My relationship with coffee has changed over the years. As a young-un I didn’t like the stuff – ptoui – I was a tea drinker, thank you very much. When I was seventeen-and-a-half, however, I was forced to learn to tolerate the stuff as I began work as a landscape gardener on the YTS (a government training scheme designed to exploit the youth for cheap labour and keep them off the unemployment statistics). One of the earliest lessons I learned when mowing lawns and building patios was that if a client offered you something to eat or drink, you always said yes, no matter what. If you declined just once then you would never be offered again. Great were the times when the client would ask if you would like a tea or a coffee, but far more often they would just ask if you wanted a coffee. You should also understand that in those days Nescafe was the height of sophistication (before we learned about boycotting Nestle products) but you were more likely to end up with a supermarket brand chicory/coffee instant blend.
In my early twenties I went through a period of giving up caffeine altogether. And after a brief flirtation with Kenco Decaffeinated, I made the move to fruit/herbal teas, with a special fondness for bramble or strawberry. A few years later, once I had returned to education and become a mature student, I discovered the advantage of having a zero caffeine tolerance level was that if I did have a cup of coffee then it made me absolutely hyper for up to two hours. Fantastic for those times where there’s an essay deadline to meet and you’ve just slumped completely – in those 2 hours I could achieve what would normally take me eight or more. However, there was a price to pay. While the up was undoubtedly great, the comedown was a crock of shit. For an hour or two after the coffee had worn off I would feel tired, drained, and slightly nauseous. I never particularly enjoyed the taste either: coffee was to be used as a strictly controlled drug only.
A few years ago I flew out to Portugal for a long weekend to see an old friend of mine. While there he insisted on calling in at cafés for ultra strong espressos, which I could only stomach with a matching quantity of brown sugar stirred in. It tasted vile, sweet and fantastic in equal measure, and the hit from it was amazing. After three days I was hooked completely. My addiction was short lived, however, as returning to the UK the coffee was bland by comparison and I couldn’t face it in any quantity.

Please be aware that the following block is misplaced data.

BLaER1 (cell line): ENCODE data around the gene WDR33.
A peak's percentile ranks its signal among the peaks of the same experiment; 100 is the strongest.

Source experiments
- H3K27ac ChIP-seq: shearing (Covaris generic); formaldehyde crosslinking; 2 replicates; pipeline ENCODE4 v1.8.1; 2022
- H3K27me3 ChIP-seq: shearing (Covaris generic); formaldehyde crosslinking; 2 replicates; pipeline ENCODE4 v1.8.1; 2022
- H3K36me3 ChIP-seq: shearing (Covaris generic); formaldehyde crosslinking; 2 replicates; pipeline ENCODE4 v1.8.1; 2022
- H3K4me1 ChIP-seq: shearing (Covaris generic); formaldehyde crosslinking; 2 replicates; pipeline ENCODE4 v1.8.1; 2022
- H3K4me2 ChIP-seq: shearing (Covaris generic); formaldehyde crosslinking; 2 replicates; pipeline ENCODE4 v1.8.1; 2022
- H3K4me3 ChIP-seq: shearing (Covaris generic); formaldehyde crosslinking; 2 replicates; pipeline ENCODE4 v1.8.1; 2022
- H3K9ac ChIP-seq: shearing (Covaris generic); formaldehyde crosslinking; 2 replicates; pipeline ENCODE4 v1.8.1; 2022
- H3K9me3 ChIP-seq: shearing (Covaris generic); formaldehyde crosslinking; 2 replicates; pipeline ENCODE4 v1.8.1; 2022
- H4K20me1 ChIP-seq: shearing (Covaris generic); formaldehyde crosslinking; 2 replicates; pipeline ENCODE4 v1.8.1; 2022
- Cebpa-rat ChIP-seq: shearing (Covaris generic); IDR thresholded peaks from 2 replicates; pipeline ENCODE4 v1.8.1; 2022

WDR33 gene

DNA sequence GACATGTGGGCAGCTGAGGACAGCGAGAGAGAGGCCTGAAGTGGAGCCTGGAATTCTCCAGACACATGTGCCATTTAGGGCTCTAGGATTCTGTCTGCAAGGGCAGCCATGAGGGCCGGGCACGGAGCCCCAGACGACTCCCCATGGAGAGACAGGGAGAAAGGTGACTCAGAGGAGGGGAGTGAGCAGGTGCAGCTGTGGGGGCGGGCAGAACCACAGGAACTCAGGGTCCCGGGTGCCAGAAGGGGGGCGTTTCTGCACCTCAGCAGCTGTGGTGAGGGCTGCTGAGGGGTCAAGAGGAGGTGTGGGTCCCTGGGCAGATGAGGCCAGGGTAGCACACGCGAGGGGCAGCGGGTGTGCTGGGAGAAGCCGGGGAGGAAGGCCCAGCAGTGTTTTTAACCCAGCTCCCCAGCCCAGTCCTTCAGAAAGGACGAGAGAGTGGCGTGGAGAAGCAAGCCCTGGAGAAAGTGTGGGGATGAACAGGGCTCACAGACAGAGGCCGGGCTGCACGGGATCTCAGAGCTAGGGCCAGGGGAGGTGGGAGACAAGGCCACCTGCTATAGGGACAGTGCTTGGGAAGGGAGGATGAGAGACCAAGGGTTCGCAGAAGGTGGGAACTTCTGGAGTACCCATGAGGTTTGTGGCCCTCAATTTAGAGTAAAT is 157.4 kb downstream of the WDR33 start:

I kept my use of coffee restricted to the final stretch of long journeys, when I still had 100 miles to go but didn’t want to risk falling asleep at the wheel. However, as the motorway service stations started installing bars run by the likes of Costa Coffee and Coffee Primo I became increasingly intimidated by the jargon. I knew what an espresso was, and that my wife was fond of cappuccinos, but I couldn’t figure out what passed for a regular coffee. Even after discovering that it had been re-branded as an Americano, I was then assaulted with the array of sizes, none of which included the word “regular”. And the sneer from the assistants if I failed to pronounce ‘grande’ with the right accent was enough to have me snarling into my beard.
Over the past year, I’ve found myself enjoying the occasional mocha when out with my wife, although depending where we go it can vary widely from a hot chocolate with a dash of coffee to a coffee with a dash of hot chocolate. But in the past few months, as I’ve steadily felt more tired (see A Trip to The Doctor), I’ve started to develop a taste for a strong cup of coffee in the afternoon which my wife makes up in a cafetière.
On our recent trip to France, the cottage we were staying in only had a cafetière big enough for a single cup, so we went in search of a larger one, but for some reason I was unable to fathom, this French device for creating strong coffee didn’t appear to be sold anywhere in France that we could find.
Still, by this time I was obsessed with the coffees served in the French cafés. In this corner of France, if you ask for un café, what you get is an espresso; un grand café is a double espresso. And that’s it. None of your Lattes, Macchiattos, Ristrettos or Americanos. Just small, strong, coffee that I could stir in matching quantities of brown sugar. By the time we left I was on to a few grand cafés a day. My excuse that it was to counteract the tiredness of the B12 deficiency was only half the reason; the fact is that I was rapidly becoming addicted to the stuff.
Since returning home I’ve tried to restrict myself to one cafetière in the afternoon again, aware that it could easily spiral out of control if I’m not careful. Be it smoking, lottery tickets or food, I eventually learned that it’s easier to deal with addictions before they spiral out of control, than after.
The other day Maggie was out and I decided that rather than go through the plitter of using the cafetière, I’d just have a cup of instant coffee. Bleargh, it tasted like dishwater. It seems that the further down the coffee road you advance, the less able you are to go back.
My Portuguese friend always used a Moka Express Pot when brewing coffee at home. I have one in the cupboard somewhere; it’s just a matter of time before I figure out how to use it.